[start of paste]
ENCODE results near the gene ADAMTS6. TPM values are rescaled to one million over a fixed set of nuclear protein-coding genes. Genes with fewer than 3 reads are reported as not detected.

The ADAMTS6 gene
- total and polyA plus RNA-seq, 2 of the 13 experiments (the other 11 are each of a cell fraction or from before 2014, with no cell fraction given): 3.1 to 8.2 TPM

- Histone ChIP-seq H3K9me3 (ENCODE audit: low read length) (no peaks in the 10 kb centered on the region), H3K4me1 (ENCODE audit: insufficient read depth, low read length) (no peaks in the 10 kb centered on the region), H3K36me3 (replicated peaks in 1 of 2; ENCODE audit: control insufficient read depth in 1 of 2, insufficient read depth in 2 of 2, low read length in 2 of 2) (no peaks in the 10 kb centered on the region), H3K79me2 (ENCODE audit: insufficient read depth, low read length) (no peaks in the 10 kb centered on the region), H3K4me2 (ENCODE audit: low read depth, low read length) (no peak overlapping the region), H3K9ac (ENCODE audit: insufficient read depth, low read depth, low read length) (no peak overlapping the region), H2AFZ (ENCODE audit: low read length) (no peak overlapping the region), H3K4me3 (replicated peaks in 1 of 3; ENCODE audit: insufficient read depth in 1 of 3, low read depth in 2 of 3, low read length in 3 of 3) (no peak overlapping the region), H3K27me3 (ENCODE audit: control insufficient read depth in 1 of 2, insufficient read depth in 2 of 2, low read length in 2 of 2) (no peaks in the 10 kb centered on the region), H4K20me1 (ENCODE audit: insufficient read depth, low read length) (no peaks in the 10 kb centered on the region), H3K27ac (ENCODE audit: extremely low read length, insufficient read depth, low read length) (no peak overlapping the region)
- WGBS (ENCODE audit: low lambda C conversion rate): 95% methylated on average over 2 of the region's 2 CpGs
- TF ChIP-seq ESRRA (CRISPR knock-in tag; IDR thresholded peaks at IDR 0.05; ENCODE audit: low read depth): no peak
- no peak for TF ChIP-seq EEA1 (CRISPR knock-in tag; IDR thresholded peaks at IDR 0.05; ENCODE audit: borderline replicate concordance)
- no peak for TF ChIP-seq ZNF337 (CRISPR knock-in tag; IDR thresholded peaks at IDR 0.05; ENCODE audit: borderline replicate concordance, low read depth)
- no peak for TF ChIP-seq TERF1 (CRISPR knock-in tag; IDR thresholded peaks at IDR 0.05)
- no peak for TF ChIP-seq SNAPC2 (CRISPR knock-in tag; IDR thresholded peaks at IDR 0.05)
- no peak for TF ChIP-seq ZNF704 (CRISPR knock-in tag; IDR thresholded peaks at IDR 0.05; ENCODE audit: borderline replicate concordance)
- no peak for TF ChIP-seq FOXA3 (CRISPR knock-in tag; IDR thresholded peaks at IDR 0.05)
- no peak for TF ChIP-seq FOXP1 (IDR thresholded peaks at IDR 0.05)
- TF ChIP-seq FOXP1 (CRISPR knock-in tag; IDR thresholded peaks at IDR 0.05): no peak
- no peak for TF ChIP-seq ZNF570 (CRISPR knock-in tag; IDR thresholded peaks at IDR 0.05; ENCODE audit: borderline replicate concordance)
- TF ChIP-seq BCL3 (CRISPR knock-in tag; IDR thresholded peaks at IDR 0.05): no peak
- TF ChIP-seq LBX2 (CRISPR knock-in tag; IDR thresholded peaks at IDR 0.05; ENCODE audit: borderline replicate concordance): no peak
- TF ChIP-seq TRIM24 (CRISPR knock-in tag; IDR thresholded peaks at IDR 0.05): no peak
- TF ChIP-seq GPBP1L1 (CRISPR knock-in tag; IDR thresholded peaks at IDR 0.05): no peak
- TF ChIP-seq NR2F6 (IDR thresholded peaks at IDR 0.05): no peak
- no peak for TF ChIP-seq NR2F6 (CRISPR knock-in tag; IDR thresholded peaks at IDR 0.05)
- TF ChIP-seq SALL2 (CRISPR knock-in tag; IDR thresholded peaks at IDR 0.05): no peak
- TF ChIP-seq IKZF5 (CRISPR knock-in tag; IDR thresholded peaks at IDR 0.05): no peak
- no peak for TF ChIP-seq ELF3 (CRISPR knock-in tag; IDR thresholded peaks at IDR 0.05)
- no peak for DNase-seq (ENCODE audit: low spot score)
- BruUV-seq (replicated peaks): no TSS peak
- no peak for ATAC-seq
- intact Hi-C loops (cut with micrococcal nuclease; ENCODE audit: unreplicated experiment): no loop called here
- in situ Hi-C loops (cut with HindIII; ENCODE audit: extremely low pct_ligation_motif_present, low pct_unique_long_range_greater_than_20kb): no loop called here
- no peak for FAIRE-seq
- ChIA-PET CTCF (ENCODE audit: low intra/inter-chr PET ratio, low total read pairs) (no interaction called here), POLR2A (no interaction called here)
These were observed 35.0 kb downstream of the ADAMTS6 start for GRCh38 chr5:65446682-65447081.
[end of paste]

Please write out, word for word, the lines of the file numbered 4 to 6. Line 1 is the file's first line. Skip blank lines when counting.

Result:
- Histone ChIP-seq H3K9me3 (ENCODE audit: low read length) (no peaks in the 10 kb centered on the region), H3K4me1 (ENCODE audit: insufficient read depth, low read length) (no peaks in the 10 kb centered on the region), H3K36me3 (replicated peaks in 1 of 2; ENCODE audit: control insufficient read depth in 1 of 2, insufficient read depth in 2 of 2, low read length in 2 of 2) (no peaks in the 10 kb centered on the region), H3K79me2 (ENCODE audit: insufficient read depth, low read length) (no peaks in the 10 kb centered on the region), H3K4me2 (ENCODE audit: low read depth, low read length) (no peak overlapping the region), H3K9ac (ENCODE audit: insufficient read depth, low read depth, low read length) (no peak overlapping the region), H2AFZ (ENCODE audit: low read length) (no peak overlapping the region), H3K4me3 (replicated peaks in 1 of 3; ENCODE audit: insufficient read depth in 1 of 3, low read depth in 2 of 3, low read length in 3 of 3) (no peak overlapping the region), H3K27me3 (ENCODE audit: control insufficient read depth in 1 of 2, insufficient read depth in 2 of 2, low read length in 2 of 2) (no peaks in the 10 kb centered on the region), H4K20me1 (ENCODE audit: insufficient read depth, low read length) (no peaks in the 10 kb centered on the region), H3K27ac (ENCODE audit: extremely low read length, insufficient read depth, low read length) (no peak overlapping the region)
- WGBS (ENCODE audit: low lambda C conversion rate): 95% methylated on average over 2 of the region's 2 CpGs
- TF ChIP-seq ESRRA (CRISPR knock-in tag; IDR thresholded peaks at IDR 0.05; ENCODE audit: low read depth): no peak